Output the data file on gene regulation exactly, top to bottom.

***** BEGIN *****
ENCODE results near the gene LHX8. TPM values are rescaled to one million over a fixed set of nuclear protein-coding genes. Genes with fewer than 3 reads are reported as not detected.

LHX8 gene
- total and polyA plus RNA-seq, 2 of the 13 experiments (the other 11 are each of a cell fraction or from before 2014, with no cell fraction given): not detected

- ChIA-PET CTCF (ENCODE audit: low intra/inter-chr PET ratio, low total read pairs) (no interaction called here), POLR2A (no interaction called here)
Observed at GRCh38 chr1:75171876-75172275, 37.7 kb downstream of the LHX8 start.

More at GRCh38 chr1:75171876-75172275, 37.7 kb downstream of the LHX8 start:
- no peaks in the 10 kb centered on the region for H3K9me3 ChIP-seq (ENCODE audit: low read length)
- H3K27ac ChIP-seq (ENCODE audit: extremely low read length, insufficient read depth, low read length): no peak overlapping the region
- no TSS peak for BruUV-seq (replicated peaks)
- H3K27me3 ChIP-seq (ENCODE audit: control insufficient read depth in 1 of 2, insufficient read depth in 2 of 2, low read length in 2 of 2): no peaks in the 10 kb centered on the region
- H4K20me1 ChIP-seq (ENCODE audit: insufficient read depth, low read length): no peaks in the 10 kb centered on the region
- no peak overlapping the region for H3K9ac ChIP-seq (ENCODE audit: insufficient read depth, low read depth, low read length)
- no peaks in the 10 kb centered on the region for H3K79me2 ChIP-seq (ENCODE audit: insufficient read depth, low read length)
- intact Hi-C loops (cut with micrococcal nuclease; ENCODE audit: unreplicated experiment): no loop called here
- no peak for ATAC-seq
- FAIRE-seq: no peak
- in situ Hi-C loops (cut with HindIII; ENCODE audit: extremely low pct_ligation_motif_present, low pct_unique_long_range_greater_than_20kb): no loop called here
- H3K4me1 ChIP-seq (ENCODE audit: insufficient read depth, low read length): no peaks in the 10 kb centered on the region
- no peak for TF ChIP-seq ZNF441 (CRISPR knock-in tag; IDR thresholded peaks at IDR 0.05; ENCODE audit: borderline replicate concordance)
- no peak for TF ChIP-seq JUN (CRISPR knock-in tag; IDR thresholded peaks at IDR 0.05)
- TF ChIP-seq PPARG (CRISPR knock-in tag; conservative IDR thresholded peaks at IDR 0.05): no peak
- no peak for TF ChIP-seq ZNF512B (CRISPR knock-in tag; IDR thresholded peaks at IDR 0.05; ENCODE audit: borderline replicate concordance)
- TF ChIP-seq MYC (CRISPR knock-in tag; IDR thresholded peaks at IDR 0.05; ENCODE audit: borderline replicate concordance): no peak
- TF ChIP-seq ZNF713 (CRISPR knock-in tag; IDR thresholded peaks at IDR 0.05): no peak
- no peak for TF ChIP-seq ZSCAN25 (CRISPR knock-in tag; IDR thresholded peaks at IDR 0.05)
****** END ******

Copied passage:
ENCODE results near the gene LHX8. TPM values are rescaled to one million over a fixed set of nuclear protein-coding genes. Genes with fewer than 3 reads are reported as not detected.

LHX8 gene
- total and polyA plus RNA-seq, 2 of the 13 experiments (the other 11 are each of a cell fraction or from before 2014, with no cell fraction given): not detected

- ChIA-PET CTCF (ENCODE audit: low intra/inter-chr PET ratio, low total read pairs) (no interaction called here), POLR2A (no interaction called here)
Observed at GRCh38 chr1:75171876-75172275, 37.7 kb downstream of the LHX8 start.

More at GRCh38 chr1:75171876-75172275, 37.7 kb downstream of the LHX8 start:
- no peaks in the 10 kb centered on the region for H3K9me3 ChIP-seq (ENCODE audit: low read length)
- H3K27ac ChIP-seq (ENCODE audit: extremely low read length, insufficient read depth, low read length): no peak overlapping the region
- no TSS peak for BruUV-seq (replicated peaks)
- H3K27me3 ChIP-seq (ENCODE audit: control insufficient read depth in 1 of 2, insufficient read depth in 2 of 2, low read length in 2 of 2): no peaks in the 10 kb centered on the region
- H4K20me1 ChIP-seq (ENCODE audit: insufficient read depth, low read length): no peaks in the 10 kb centered on the region
- no peak overlapping the region for H3K9ac ChIP-seq (ENCODE audit: insufficient read depth, low read depth, low read length)
- no peaks in the 10 kb centered on the region for H3K79me2 ChIP-seq (ENCODE audit: insufficient read depth, low read length)
- intact Hi-C loops (cut with micrococcal nuclease; ENCODE audit: unreplicated experiment): no loop called here
- no peak for ATAC-seq
- FAIRE-seq: no peak
- in situ Hi-C loops (cut with HindIII; ENCODE audit: extremely low pct_ligation_motif_present, low pct_unique_long_range_greater_than_20kb): no loop called here
- H3K4me1 ChIP-seq (ENCODE audit: insufficient read depth, low read length): no peaks in the 10 kb centered on the region
- no peak for TF ChIP-seq ZNF441 (CRISPR knock-in tag; IDR thresholded peaks at IDR 0.05; ENCODE audit: borderline replicate concordance)
- no peak for TF ChIP-seq JUN (CRISPR knock-in tag; IDR thresholded peaks at IDR 0.05)
- TF ChIP-seq PPARG (CRISPR knock-in tag; conservative IDR thresholded peaks at IDR 0.05): no peak
- no peak for TF ChIP-seq ZNF512B (CRISPR knock-in tag; IDR thresholded peaks at IDR 0.05; ENCODE audit: borderline replicate concordance)
- TF ChIP-seq MYC (CRISPR knock-in tag; IDR thresholded peaks at IDR 0.05; ENCODE audit: borderline replicate concordance): no peak
- TF ChIP-seq ZNF713 (CRISPR knock-in tag; IDR thresholded peaks at IDR 0.05): no peak
- no peak for TF ChIP-seq ZSCAN25 (CRISPR knock-in tag; IDR thresholded peaks at IDR 0.05)